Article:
Henri Matisse

André Derain


Not on display

Henri Matisse 1869–1954
Oil paint on canvas
Support: 394 × 289 mm
frame: 550 × 471 × 75 mm
Purchased with assistance from the Knapping Fund, the Art Fund and the Contemporary Art Society and private subscribers 1954

Display caption

Matisse and Derain painted portraits of each other while staying at the port of Collioure in the south of France. Using vivid, apparently arbitrary, colours, Matisse has captured the sensation of sunlight striking the sitter's face and casting a heavy shadow down one side. He has also tried to create a dynamic but balanced relationship between complementary colours, such as blue and orange, red and green. Complementary colours 'complete' each other: they are at their most intense when placed together. Matisse adjusted his colours to obtain the maximum intensity. This non-naturalistic use of colour can be seen as a radical development of certain aspects of Impressionist art, and it led the critics to dub Matisse a 'fauve' (wild beast).

Gallery label, August 2004

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Catalogue entry

Henri Matisse 1869-1954

N06241 André Derain 1905

Inscribed 'HM' b.r. and 'MATISSE' down side of stretcher
Oil on canvas, 15 1/2 x 11 3/8 (39.5 x 29)
Purchased from the Rees Jeffreys sale (Knapping Fund) with the aid of the NACF, the CAS and private subscribers 1954
Prov: Michael Stein, Paris; Christian Tetzen Lund, Copenhagen; Tetzen Lund sale, Frie Udstilling, Copenhagen, 18-19 May 1925, lot 86 as 'Buste d'un Maroquin', 40 x 29cm; bt. in; with Galerie Pierre, Paris, 1927; W. Rees Jeffreys, Wivelsfield Green, Sussex, 1928; Jeffreys sale, Christie's, London, 26 November 1954, lot 113
Exh: Henri-Matisse, Bernheim-Jeune, Paris, February 1910 (28) as 'Portrait' 1905, lent by M.M.S.; Henri Matisse, Kunstsalon Fritz Gurlitt, Berlin, July-August 1914 (7); Henri Matisse, Carlsberg Glyptotek, Copenhagen, September 1924 (40); Les Sources du XXe Siècle, Musée National d'Art Moderne, Paris, November 1960-January 1961 (432); Matisse 1869-1954, Hayward Gallery, London, July-September 1968 (32, repr.); The 'Wild Beasts': Fauvism and its Affinities, Museum of Modern Art, New York, March-June 1976 (works not numbered, repr. in black and white, and in colour); San Francisco Museum of Modern Art, June-August 1976 (works not numbered, repr. in black and white, and in colour); Kimbell Art Museum, Fort Worth, September-October 1976 (works not numbered, repr. in black and white, and in colour)
Lit: Alfred H. Barr, Jr., Matisse: his Art and his Public (New York 1951), pp.54-5, 178, 540-1; Mario Luzi and Massimo Carrà, L'Opera di Matisse dalla Rivolta 'Fauve' all'Intimismo 1904-1928 (Milan 1971), No. 45, p.86, repr. p.87 and pl.VI in colour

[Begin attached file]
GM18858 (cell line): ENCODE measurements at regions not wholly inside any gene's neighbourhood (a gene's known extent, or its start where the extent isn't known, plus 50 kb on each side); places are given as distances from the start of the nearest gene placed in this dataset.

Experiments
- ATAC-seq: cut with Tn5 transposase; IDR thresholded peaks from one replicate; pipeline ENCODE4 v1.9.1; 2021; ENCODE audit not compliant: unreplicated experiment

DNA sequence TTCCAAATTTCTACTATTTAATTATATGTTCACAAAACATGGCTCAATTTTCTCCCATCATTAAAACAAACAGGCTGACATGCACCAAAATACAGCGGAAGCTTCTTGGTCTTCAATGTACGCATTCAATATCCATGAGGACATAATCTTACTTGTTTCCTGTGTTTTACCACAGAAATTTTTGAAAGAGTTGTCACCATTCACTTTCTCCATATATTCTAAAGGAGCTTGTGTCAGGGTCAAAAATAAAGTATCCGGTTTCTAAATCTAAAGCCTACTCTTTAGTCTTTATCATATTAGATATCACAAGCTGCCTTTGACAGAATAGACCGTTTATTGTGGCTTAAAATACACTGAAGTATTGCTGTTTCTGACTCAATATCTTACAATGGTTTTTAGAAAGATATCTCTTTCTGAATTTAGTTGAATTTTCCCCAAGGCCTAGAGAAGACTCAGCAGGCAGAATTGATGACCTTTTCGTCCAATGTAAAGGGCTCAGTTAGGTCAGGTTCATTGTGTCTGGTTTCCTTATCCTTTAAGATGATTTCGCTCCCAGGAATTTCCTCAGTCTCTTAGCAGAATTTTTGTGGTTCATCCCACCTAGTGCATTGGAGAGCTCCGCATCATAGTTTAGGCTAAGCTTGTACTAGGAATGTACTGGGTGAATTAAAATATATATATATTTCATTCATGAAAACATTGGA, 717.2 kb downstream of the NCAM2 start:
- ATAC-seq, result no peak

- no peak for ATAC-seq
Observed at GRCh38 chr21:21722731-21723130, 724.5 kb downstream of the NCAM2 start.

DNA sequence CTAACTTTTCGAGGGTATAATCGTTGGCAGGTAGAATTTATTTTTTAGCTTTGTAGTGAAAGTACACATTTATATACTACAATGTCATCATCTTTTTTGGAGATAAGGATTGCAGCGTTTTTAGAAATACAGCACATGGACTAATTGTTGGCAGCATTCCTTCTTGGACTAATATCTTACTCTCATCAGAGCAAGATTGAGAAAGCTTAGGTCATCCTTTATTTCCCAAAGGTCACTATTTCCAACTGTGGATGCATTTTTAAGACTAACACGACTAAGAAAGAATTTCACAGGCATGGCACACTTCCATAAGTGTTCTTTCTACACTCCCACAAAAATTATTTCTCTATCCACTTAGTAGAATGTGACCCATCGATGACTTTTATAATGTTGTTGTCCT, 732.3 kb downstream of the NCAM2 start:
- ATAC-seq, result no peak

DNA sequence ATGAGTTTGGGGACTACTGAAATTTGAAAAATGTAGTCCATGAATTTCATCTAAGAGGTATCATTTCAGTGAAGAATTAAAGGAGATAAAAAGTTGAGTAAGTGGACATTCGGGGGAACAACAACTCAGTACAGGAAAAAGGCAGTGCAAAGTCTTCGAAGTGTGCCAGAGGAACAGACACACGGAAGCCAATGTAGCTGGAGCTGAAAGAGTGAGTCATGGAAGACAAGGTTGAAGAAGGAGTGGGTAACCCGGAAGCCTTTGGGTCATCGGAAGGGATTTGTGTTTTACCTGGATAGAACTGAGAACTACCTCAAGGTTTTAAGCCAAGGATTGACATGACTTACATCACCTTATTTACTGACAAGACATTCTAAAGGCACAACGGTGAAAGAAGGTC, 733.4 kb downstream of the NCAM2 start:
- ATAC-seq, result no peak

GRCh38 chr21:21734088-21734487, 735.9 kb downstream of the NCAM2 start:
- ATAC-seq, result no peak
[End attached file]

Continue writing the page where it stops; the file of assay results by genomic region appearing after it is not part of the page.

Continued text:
Repr: Georges Duthuit, Les Fauves (Geneva 1949), p.62; John Rothenstein, The Tate Gallery (London 1966), p.256

A portrait of the painter André Derain (1880-1954), executed at Collioure in the summer of 1905 at the same time as the portrait of Matisse by Derain also in the collection (T00165).

Though the portrait of Matisse had always been in the possession of the Matisse family until acquired, there is no definite evidence that this picture ever belonged to Derain. Mme Derain, whose memories of Derain's studio went back to the end of 1907, had no recollection of seeing it there: she believed that he may have exchanged it for some other work by Matisse. 'However that be', she wrote, 'it is certain that this portrait played a role both happy and fortunate in the life of André Derain, for his parents, hitherto very mistrustful towards their son's love for painting, were favourably impressed by the seriousness and good breeding of Henri Matisse; it is from this moment that they began to gain a little confidence in this unwelcome profession. In fact as a result of the visit to Collioure where André was the guest of Monsieur and Madame Matisse, his parents, if they helped him but little, at least discouraged him less. My husband always spoke with joy of that period of his life and of the stay which the master and his wife obtained for him' (letter of 28 November 1956). A photograph of Michael and Sarah Stein's apartment in Paris taken early in 1908 already shows this picture hanging on the wall among the other Matisses in their collection. (The photograph is reproduced in the exhibition catalogue Four Americans in Paris, Museum of Modern Art, New York, 1970, p.45).

Published in:
Ronald Alley, Catalogue of the Tate Gallery's Collection of Modern Art other than Works by British Artists, Tate Gallery and Sotheby Parke-Bernet, London 1981, pp.492-3, reproduced p.492

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